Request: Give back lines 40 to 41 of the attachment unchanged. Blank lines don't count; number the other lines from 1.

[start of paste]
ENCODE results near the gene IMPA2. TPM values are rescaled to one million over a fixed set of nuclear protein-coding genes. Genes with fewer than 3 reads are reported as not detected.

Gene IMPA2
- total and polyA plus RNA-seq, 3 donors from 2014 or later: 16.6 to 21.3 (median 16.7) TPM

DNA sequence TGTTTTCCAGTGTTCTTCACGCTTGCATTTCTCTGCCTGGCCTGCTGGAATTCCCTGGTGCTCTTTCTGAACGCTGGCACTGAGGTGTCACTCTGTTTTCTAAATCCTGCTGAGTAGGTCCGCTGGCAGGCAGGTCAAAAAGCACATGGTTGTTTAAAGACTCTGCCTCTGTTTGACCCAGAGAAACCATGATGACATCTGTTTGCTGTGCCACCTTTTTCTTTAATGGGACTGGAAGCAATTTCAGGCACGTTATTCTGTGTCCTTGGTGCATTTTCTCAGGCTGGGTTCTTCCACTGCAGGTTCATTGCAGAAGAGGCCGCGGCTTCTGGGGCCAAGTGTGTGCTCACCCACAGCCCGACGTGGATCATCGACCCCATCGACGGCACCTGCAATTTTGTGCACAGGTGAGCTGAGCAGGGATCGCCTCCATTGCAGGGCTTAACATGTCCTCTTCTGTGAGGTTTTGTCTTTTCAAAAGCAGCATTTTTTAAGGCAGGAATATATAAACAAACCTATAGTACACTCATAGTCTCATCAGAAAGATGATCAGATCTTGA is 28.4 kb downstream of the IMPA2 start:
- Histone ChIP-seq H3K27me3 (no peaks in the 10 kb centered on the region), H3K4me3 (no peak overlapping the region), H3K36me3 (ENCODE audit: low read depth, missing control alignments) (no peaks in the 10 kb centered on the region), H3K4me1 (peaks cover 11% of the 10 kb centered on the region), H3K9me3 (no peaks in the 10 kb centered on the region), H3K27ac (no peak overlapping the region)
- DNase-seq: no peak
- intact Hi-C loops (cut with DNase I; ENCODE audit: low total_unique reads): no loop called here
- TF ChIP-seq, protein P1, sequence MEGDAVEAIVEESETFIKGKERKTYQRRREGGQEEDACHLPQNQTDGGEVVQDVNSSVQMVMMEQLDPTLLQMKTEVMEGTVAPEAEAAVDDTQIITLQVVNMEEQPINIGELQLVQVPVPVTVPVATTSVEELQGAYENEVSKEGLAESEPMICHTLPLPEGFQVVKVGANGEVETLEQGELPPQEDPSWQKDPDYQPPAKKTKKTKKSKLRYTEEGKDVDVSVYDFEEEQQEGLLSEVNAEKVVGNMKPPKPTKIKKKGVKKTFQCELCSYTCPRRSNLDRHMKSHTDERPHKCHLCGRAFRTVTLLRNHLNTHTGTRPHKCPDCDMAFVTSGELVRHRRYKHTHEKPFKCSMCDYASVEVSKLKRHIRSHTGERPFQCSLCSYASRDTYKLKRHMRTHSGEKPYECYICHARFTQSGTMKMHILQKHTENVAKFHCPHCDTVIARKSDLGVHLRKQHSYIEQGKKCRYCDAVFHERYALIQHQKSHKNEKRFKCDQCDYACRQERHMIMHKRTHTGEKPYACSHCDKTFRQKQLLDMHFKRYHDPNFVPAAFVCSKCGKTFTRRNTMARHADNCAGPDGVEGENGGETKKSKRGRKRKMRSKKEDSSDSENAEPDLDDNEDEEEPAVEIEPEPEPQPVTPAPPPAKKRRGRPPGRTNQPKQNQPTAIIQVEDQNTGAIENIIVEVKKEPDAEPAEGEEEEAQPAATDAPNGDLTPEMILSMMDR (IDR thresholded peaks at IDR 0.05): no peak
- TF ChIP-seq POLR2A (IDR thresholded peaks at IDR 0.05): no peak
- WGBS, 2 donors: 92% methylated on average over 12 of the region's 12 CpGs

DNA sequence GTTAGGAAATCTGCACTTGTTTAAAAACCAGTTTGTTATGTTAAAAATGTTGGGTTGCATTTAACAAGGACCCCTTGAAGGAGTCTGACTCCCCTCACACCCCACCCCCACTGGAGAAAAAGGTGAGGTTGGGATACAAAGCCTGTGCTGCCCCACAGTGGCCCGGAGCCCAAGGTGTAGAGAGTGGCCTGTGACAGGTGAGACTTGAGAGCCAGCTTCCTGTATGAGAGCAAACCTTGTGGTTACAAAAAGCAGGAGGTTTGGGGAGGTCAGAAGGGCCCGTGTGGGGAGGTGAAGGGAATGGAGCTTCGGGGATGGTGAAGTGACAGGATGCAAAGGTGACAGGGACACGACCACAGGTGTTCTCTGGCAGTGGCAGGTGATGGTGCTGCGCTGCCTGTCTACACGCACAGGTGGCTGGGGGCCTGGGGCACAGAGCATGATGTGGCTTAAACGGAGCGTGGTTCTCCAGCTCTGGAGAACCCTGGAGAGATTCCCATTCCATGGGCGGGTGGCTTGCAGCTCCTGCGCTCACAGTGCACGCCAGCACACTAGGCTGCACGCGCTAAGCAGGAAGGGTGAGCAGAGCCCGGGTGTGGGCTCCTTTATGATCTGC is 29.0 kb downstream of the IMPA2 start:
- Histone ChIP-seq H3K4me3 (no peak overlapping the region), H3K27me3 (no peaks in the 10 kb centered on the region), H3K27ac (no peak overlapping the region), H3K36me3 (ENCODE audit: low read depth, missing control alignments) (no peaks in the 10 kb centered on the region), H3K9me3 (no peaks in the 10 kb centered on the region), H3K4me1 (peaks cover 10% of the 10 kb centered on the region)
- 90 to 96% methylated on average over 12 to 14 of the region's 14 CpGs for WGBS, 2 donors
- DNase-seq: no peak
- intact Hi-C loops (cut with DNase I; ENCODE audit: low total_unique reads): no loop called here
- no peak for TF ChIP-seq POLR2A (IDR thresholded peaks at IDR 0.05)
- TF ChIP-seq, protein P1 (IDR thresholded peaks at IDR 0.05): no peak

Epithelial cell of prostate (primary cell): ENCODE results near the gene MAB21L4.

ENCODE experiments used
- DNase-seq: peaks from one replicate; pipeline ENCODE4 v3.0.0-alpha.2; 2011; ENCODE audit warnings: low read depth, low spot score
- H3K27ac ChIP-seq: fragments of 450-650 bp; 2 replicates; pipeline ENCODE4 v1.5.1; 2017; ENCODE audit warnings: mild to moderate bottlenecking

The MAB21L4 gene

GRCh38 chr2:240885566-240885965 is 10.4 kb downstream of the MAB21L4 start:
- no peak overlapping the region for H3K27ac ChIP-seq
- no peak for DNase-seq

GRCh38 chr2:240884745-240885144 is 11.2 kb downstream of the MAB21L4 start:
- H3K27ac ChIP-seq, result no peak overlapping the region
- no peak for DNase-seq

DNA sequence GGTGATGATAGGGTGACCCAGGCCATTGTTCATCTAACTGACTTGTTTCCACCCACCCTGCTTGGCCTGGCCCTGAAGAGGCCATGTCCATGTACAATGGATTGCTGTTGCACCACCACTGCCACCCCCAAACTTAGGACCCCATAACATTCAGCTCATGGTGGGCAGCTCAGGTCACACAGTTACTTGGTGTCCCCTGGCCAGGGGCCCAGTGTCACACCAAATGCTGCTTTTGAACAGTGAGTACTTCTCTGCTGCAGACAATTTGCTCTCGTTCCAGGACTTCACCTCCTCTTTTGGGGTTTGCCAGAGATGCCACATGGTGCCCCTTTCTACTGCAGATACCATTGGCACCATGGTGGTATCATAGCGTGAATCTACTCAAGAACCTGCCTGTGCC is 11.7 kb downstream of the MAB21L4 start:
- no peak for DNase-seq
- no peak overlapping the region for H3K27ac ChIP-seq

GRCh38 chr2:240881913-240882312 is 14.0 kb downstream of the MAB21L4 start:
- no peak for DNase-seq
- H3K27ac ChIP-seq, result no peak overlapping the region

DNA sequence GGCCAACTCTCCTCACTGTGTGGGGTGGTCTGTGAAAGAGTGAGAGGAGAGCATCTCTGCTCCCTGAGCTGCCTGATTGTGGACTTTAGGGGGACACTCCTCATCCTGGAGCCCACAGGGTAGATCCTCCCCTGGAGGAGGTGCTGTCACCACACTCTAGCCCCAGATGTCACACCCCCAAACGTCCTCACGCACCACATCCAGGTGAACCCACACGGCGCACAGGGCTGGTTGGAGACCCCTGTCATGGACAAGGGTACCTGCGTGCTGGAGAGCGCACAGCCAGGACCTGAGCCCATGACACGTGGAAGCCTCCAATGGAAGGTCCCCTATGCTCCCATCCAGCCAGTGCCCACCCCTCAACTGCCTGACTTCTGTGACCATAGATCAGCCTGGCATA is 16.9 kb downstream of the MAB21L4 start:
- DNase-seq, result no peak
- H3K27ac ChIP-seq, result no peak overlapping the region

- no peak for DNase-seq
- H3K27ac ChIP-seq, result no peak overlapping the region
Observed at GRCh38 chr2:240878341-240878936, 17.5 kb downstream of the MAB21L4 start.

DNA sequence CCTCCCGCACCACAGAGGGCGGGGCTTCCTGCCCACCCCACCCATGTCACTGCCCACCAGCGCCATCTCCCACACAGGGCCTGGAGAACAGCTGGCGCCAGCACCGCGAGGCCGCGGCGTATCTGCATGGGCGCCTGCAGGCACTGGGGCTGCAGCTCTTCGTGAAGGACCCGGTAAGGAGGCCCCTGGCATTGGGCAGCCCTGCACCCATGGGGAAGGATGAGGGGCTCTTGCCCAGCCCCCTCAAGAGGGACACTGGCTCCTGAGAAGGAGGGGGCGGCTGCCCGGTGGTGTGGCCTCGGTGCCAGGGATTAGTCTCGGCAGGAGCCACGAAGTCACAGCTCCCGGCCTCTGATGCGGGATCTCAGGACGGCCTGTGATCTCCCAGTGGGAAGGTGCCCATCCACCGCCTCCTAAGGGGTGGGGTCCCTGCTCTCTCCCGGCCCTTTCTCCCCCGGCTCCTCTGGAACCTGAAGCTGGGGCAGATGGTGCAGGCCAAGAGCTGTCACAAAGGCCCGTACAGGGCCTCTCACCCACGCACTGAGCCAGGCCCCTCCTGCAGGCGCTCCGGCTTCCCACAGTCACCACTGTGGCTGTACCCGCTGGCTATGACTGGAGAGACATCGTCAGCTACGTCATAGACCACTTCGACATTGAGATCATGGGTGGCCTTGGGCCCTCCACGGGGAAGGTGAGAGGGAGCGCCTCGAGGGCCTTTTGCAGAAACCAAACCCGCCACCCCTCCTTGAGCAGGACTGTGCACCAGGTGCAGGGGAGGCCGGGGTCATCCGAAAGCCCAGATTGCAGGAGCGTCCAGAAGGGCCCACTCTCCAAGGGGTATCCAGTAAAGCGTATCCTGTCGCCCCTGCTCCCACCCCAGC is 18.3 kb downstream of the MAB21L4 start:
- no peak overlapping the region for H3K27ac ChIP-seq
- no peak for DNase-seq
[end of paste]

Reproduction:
Observed at GRCh38 chr2:240878341-240878936, 17.5 kb downstream of the MAB21L4 start.

DNA sequence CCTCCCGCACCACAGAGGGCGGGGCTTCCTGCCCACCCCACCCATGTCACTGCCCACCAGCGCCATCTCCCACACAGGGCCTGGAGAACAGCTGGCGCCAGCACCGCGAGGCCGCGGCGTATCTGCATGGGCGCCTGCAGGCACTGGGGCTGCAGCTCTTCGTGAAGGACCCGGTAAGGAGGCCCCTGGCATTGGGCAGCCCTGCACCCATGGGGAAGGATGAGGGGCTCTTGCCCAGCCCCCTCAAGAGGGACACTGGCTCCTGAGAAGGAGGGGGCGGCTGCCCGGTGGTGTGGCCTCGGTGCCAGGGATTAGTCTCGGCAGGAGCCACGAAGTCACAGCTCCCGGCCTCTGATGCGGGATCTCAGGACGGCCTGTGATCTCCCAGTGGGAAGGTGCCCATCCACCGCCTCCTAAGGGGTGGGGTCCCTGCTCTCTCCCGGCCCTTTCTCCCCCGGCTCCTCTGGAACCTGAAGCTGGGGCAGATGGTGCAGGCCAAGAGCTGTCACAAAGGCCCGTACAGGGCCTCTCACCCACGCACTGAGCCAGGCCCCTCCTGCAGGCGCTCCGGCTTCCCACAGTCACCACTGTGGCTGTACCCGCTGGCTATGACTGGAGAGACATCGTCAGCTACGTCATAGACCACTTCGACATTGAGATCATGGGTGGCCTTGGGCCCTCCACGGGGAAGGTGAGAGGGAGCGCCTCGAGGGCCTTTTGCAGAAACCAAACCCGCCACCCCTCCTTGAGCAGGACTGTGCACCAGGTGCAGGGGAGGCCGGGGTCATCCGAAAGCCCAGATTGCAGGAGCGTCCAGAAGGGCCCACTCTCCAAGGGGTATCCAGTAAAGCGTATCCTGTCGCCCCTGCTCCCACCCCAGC is 18.3 kb downstream of the MAB21L4 start: